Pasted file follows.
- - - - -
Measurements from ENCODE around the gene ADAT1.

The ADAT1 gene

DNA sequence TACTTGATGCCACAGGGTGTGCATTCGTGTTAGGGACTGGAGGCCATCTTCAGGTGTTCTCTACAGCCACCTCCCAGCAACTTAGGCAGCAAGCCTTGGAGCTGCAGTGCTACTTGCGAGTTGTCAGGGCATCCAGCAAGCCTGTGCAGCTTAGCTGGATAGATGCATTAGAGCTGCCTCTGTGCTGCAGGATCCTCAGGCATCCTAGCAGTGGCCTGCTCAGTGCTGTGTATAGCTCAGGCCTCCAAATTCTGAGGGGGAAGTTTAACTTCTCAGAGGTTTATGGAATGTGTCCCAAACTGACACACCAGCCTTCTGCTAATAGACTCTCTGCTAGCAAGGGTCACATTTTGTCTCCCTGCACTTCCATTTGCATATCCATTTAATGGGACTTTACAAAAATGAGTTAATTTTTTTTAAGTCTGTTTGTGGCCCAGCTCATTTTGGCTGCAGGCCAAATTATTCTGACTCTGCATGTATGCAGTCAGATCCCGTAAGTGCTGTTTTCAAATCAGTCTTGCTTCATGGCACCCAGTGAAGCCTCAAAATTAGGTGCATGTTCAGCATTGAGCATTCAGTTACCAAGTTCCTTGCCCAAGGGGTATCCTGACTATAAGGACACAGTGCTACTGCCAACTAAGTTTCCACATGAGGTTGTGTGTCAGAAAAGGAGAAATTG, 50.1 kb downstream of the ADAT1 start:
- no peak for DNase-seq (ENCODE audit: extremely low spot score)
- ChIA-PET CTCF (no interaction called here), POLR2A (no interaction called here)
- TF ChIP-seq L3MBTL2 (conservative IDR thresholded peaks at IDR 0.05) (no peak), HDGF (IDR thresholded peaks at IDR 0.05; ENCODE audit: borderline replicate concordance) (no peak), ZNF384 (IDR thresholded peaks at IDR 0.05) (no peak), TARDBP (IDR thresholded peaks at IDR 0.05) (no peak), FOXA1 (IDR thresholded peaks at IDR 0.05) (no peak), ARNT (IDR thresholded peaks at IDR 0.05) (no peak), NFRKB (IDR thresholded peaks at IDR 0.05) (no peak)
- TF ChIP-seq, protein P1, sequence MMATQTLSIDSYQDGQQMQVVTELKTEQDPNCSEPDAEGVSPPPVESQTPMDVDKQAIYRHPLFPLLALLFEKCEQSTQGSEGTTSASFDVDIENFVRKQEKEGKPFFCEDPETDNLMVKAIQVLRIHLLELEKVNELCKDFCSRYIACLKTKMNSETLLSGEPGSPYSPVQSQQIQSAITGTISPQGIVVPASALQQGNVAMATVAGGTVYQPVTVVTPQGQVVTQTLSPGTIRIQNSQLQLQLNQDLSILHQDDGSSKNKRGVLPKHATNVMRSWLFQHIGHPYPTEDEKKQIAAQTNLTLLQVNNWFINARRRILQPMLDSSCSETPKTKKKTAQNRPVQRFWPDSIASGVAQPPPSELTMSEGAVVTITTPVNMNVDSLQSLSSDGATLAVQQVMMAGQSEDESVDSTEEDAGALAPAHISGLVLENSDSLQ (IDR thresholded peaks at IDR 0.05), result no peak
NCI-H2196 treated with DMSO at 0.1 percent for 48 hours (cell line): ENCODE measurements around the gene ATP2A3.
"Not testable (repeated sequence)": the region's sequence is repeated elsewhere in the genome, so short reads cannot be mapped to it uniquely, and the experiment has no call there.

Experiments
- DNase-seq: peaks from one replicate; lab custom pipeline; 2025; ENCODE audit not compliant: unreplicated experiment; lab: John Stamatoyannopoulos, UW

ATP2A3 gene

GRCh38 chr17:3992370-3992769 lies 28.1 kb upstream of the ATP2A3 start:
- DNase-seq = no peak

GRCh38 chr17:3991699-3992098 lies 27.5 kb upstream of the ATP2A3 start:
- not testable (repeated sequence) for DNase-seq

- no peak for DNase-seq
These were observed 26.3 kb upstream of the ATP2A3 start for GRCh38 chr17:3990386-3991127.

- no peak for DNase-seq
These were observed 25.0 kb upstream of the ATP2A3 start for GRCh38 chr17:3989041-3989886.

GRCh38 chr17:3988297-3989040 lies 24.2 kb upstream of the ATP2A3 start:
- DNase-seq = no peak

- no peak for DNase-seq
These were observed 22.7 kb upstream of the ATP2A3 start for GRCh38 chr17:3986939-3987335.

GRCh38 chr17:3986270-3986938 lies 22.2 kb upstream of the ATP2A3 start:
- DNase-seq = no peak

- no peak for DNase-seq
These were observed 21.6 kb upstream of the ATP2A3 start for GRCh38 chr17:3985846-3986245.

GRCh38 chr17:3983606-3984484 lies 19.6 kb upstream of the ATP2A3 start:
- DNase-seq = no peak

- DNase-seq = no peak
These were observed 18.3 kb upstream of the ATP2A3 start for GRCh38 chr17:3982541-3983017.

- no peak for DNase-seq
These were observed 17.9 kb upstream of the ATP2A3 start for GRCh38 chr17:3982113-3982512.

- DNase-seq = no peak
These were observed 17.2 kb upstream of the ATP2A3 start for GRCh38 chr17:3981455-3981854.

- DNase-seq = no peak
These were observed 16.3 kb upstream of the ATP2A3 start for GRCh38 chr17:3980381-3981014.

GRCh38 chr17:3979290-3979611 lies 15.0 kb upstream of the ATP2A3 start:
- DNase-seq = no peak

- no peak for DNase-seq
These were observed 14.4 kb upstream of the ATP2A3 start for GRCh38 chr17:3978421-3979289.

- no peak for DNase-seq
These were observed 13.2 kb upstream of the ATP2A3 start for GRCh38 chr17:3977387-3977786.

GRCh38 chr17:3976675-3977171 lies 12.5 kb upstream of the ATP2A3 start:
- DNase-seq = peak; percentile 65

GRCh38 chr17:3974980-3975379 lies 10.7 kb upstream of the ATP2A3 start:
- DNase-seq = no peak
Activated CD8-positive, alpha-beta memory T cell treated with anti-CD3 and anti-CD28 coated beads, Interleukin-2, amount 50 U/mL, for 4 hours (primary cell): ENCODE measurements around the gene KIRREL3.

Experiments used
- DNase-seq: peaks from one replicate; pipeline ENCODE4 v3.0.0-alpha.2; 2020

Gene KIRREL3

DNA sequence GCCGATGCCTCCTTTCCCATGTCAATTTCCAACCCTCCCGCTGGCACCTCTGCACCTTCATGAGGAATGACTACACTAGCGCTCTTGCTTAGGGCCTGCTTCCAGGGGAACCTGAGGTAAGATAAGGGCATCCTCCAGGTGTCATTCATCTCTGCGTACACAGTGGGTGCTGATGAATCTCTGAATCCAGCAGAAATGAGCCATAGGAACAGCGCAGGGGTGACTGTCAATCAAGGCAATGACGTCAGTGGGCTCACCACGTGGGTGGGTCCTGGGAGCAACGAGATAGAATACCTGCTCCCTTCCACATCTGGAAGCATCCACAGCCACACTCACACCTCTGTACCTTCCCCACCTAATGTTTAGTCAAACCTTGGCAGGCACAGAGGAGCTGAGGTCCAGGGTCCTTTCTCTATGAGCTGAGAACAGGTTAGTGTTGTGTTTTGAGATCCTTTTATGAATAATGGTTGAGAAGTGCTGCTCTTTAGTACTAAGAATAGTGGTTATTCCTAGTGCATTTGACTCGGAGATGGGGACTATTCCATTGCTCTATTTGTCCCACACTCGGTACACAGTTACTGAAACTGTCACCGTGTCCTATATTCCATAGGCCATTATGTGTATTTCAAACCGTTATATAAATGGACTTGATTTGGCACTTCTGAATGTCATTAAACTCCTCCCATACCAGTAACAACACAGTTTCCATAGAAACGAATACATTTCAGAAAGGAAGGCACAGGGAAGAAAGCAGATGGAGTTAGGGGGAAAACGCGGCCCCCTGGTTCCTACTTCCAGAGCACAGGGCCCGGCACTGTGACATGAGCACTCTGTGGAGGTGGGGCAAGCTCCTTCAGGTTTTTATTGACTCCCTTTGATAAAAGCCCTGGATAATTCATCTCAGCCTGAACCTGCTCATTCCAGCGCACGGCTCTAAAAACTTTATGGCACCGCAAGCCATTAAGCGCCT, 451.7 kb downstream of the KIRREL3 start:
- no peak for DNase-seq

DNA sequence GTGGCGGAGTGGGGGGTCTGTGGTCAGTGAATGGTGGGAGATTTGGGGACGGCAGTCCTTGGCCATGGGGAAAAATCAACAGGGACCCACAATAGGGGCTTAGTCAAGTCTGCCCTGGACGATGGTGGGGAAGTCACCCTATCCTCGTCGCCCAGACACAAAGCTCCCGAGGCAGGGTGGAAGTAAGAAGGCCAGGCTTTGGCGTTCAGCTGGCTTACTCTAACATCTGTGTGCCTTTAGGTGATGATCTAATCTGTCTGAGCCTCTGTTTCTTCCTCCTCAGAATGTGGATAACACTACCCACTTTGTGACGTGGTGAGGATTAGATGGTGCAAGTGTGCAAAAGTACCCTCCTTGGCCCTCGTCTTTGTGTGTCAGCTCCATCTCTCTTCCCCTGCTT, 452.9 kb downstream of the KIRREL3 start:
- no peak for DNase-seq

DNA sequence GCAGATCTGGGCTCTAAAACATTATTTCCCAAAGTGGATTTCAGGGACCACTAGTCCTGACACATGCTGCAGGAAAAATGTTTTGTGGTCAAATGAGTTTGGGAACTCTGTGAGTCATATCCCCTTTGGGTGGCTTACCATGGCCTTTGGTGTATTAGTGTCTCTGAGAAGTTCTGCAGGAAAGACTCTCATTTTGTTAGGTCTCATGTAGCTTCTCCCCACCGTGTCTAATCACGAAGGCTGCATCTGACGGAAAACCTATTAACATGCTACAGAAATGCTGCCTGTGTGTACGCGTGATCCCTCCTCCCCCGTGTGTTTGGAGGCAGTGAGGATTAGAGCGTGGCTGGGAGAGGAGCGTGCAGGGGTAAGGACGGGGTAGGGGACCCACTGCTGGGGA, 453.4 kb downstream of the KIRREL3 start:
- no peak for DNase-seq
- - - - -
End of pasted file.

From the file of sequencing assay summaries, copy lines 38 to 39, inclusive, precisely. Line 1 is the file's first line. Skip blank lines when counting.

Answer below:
These were observed 16.3 kb upstream of the ATP2A3 start for GRCh38 chr17:3980381-3981014.

GRCh38 chr17:3979290-3979611 lies 15.0 kb upstream of the ATP2A3 start: